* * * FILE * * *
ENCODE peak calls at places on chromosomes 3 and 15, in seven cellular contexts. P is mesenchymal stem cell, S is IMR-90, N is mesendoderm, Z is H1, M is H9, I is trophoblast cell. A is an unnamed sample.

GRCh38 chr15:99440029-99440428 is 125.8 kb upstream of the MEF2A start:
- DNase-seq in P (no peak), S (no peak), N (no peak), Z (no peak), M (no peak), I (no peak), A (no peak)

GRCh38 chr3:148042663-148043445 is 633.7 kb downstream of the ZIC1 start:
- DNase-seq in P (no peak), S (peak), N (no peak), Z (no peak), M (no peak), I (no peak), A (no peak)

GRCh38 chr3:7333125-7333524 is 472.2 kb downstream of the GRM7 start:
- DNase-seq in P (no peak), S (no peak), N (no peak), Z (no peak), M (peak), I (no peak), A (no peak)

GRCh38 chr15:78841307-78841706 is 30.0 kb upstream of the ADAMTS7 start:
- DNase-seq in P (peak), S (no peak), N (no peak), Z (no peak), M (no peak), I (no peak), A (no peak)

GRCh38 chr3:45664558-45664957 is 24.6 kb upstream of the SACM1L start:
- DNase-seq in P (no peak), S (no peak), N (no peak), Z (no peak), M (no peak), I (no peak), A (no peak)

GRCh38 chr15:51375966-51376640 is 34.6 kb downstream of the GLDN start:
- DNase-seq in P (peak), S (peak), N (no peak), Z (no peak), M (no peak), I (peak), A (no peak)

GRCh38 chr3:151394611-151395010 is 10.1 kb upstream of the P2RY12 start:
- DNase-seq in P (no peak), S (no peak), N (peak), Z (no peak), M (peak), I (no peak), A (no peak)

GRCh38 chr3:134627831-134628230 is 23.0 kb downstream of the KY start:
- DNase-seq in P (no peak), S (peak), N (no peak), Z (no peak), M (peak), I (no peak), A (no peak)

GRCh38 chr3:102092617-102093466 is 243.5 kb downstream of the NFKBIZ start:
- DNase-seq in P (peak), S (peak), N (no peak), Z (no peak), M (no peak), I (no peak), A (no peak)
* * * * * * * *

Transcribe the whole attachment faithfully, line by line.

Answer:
ENCODE peak calls at places on chromosomes 3 and 15, in seven cellular contexts. P is mesenchymal stem cell, S is IMR-90, N is mesendoderm, Z is H1, M is H9, I is trophoblast cell. A is an unnamed sample.

GRCh38 chr15:99440029-99440428 is 125.8 kb upstream of the MEF2A start:
- DNase-seq in P (no peak), S (no peak), N (no peak), Z (no peak), M (no peak), I (no peak), A (no peak)

GRCh38 chr3:148042663-148043445 is 633.7 kb downstream of the ZIC1 start:
- DNase-seq in P (no peak), S (peak), N (no peak), Z (no peak), M (no peak), I (no peak), A (no peak)

GRCh38 chr3:7333125-7333524 is 472.2 kb downstream of the GRM7 start:
- DNase-seq in P (no peak), S (no peak), N (no peak), Z (no peak), M (peak), I (no peak), A (no peak)

GRCh38 chr15:78841307-78841706 is 30.0 kb upstream of the ADAMTS7 start:
- DNase-seq in P (peak), S (no peak), N (no peak), Z (no peak), M (no peak), I (no peak), A (no peak)

GRCh38 chr3:45664558-45664957 is 24.6 kb upstream of the SACM1L start:
- DNase-seq in P (no peak), S (no peak), N (no peak), Z (no peak), M (no peak), I (no peak), A (no peak)

GRCh38 chr15:51375966-51376640 is 34.6 kb downstream of the GLDN start:
- DNase-seq in P (peak), S (peak), N (no peak), Z (no peak), M (no peak), I (peak), A (no peak)

GRCh38 chr3:151394611-151395010 is 10.1 kb upstream of the P2RY12 start:
- DNase-seq in P (no peak), S (no peak), N (peak), Z (no peak), M (peak), I (no peak), A (no peak)

GRCh38 chr3:134627831-134628230 is 23.0 kb downstream of the KY start:
- DNase-seq in P (no peak), S (peak), N (no peak), Z (no peak), M (peak), I (no peak), A (no peak)

GRCh38 chr3:102092617-102093466 is 243.5 kb downstream of the NFKBIZ start:
- DNase-seq in P (peak), S (peak), N (no peak), Z (no peak), M (no peak), I (no peak), A (no peak)